March 6, 2020
How many of us have read and memorized this brief prayer? Be it God, Buddha, the universe or simply to ourselves that we repeat the words. They are important. Twenty-six simple words with the power to change our lives.
I suspect many people respond to this poem like so many other things in their lives. A “That’s nice, I should follow it, now what’s for lunch?” attitude.
A quick look at what’s going on in the world today. Today–March 6, 2020. The Coronavirus dominates the world’s headlines. Are you a Bernie supporter, a Biden supporter or a Trump supporter? There’s plenty to consider in politics and plenty more people willing to tell you what to consider. The market falls a thousand points, rises a thousand points, falls a thousand points and people fret. A real estate person told me this morning they’d lost a deal an hour before it was to be finalized, on a one-point-three-million-dollar home. Fear of the market she said. If I could afford a $1,300.000 home, I might worry about that too. Thank goodness for being independently poor. Millions of people around the world are fleeing slaughter, starvation and murderous political corruption. Climate change may very well make the other issues moot. What can one do to change the world? Alone, probably very little.
I watch far too much news. I have my political leaning, but it doesn’t really matter if I lean left or right. There are more than sufficient numbers on TV willing to tell me to hate the other side. I say with some grain of truth that I wouldn’t care if the world went to hell in a hand basket if I didn’t have children and grandchildren. I mostly mean it when I say I like animals more than people. My dogs Louie and Denni have never called me a nasty name and they both seek nothing more than an occasional pat on the head. They don’t worry about what they can’t change.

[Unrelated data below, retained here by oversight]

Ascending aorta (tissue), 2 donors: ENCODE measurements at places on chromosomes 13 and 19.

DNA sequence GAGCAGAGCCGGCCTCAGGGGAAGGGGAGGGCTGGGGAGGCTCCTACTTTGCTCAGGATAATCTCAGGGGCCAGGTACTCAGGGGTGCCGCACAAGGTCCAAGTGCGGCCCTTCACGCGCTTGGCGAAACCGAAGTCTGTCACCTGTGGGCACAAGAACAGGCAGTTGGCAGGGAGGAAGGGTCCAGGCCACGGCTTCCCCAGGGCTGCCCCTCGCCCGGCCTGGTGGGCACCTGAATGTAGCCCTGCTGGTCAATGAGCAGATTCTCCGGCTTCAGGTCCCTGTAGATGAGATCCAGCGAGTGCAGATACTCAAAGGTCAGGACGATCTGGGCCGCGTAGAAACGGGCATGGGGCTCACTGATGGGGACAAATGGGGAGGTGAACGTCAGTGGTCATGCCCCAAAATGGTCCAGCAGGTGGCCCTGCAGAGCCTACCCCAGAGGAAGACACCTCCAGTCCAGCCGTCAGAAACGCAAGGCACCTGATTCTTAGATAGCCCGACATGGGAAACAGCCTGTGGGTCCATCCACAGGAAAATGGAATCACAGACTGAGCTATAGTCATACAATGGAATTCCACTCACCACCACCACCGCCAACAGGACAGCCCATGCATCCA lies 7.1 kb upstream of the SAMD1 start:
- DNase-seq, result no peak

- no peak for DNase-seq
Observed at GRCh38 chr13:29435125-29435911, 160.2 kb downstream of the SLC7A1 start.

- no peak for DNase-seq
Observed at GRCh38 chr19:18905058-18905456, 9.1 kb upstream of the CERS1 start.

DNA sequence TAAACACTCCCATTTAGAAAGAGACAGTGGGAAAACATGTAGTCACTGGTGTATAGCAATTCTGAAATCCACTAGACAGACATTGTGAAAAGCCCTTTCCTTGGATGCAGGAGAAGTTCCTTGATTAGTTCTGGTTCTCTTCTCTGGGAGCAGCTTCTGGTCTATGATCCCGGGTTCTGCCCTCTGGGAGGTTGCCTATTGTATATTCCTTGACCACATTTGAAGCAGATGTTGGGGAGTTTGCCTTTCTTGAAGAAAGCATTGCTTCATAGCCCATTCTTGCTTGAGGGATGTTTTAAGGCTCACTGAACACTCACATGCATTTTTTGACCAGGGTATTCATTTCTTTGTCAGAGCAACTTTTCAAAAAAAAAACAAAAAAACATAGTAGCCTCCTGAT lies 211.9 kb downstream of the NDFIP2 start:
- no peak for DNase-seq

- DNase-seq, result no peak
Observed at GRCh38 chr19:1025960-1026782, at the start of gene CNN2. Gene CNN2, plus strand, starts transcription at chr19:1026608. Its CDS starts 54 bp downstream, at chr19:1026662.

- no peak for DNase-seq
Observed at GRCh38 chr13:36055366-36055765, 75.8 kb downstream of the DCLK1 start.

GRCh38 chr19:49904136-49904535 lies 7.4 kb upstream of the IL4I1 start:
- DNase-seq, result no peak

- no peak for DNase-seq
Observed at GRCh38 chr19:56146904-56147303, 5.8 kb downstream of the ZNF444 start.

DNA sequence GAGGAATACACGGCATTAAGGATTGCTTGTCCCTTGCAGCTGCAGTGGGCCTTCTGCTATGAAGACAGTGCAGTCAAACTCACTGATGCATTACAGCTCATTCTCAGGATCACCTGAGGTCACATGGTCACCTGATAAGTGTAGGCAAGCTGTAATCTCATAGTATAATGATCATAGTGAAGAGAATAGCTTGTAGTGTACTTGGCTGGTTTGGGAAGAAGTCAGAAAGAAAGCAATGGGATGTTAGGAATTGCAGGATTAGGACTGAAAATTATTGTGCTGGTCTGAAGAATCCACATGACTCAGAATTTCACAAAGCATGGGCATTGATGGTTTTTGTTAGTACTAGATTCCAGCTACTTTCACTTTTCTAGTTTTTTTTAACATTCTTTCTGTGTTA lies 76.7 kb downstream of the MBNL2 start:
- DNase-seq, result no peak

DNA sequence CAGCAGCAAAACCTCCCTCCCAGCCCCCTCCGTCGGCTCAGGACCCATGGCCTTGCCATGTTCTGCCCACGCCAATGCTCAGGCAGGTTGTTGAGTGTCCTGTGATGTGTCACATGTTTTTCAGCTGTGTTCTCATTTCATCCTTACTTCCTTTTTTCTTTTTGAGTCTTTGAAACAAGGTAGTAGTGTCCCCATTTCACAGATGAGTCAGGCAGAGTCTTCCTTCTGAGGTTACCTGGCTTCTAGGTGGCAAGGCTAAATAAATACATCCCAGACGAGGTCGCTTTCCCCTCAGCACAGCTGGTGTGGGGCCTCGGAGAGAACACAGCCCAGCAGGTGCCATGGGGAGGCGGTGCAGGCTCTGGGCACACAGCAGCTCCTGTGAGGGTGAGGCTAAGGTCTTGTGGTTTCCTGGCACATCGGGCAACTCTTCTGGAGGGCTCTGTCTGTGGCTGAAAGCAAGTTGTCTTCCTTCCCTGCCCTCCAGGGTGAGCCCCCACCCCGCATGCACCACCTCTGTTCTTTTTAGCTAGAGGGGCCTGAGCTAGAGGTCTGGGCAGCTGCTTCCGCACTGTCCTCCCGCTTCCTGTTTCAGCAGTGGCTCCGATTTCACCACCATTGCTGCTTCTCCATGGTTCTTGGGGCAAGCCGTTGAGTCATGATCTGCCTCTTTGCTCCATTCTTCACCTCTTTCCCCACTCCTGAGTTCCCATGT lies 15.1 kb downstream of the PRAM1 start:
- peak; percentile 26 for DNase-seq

Lord grant me the serenity to accept the things I cannot change. Enough said about those issues. The courage to change those I can. I can’t change the big ones, but I can help change them. I can participate. I can do my part. We all can do our parts. Give me the wisdom to know the difference. When I stop and think about it, I know the difference. An example you say. I can’t elect the next President. I can support and vote for who I want to win. Not a big deal, not a flash of secret wisdom. It’s a simple fact. But how many hours have I, have others, spent discussing, arguing, watching news reports, cursed, ruminated, fretted, debated, speculated and worried about who will be the next President? When I look at Louie and Denni, they seem to ignore the world chaos and be content with a soft place to sleep and a hope that they get a bite of our next pizza.
Buddhists speak of a mindful practice in life. To pay attention. It’s a simple way of practicing the serenity prayer. Maybe turning off the TV at the news hour (which we all know is now twenty-four hours a day). A simple mindful thing – walking out the front door and taking a stroll. There are millions of desert poppies blooming today, a testy Cactus Wren warning me to stay away from its hidden nest. Brilliant warm sun and a beautiful warm sky. There are thousands of books to read, music to hear and dances to dance. There are far more good things to concentrate on than bad news.
I’ve written my own Serenity Prayer.
Whoever is listening, grant me the power to not be dumb. To change my ways when I’m being dumb. To stop and listen to the wise voice telling me to keep my mouth shut and my ears open. Most importantly, grant me the ability to put my dumbness in a box, tape it shut, leave it packed away and to realize the difference between truth and bullshit. (Note to self, repeat often.)
Go well, David